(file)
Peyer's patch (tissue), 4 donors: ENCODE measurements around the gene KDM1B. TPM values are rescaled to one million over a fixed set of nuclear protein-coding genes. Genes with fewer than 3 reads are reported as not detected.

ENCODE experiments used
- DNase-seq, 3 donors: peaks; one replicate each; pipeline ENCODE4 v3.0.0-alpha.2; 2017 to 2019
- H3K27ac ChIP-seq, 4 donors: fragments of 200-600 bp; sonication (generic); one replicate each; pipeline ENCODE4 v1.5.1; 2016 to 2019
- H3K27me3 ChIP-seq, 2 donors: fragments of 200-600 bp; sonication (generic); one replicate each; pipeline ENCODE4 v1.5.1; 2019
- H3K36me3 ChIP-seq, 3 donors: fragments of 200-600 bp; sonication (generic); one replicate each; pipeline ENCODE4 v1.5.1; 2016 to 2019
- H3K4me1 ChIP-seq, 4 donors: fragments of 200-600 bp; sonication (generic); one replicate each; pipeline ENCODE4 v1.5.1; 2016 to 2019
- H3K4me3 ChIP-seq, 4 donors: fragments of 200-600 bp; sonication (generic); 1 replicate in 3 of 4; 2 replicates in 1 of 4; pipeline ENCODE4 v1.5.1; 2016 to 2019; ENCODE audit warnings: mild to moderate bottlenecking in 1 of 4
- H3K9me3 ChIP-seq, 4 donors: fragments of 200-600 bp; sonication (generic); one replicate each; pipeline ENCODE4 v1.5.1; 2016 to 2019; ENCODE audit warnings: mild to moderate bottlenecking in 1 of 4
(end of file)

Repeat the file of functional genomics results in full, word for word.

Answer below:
Peyer's patch (tissue), 4 donors: ENCODE measurements around the gene KDM1B. TPM values are rescaled to one million over a fixed set of nuclear protein-coding genes. Genes with fewer than 3 reads are reported as not detected.

ENCODE experiments used
- DNase-seq, 3 donors: peaks; one replicate each; pipeline ENCODE4 v3.0.0-alpha.2; 2017 to 2019
- H3K27ac ChIP-seq, 4 donors: fragments of 200-600 bp; sonication (generic); one replicate each; pipeline ENCODE4 v1.5.1; 2016 to 2019
- H3K27me3 ChIP-seq, 2 donors: fragments of 200-600 bp; sonication (generic); one replicate each; pipeline ENCODE4 v1.5.1; 2019
- H3K36me3 ChIP-seq, 3 donors: fragments of 200-600 bp; sonication (generic); one replicate each; pipeline ENCODE4 v1.5.1; 2016 to 2019
- H3K4me1 ChIP-seq, 4 donors: fragments of 200-600 bp; sonication (generic); one replicate each; pipeline ENCODE4 v1.5.1; 2016 to 2019
- H3K4me3 ChIP-seq, 4 donors: fragments of 200-600 bp; sonication (generic); 1 replicate in 3 of 4; 2 replicates in 1 of 4; pipeline ENCODE4 v1.5.1; 2016 to 2019; ENCODE audit warnings: mild to moderate bottlenecking in 1 of 4
- H3K9me3 ChIP-seq, 4 donors: fragments of 200-600 bp; sonication (generic); one replicate each; pipeline ENCODE4 v1.5.1; 2016 to 2019; ENCODE audit warnings: mild to moderate bottlenecking in 1 of 4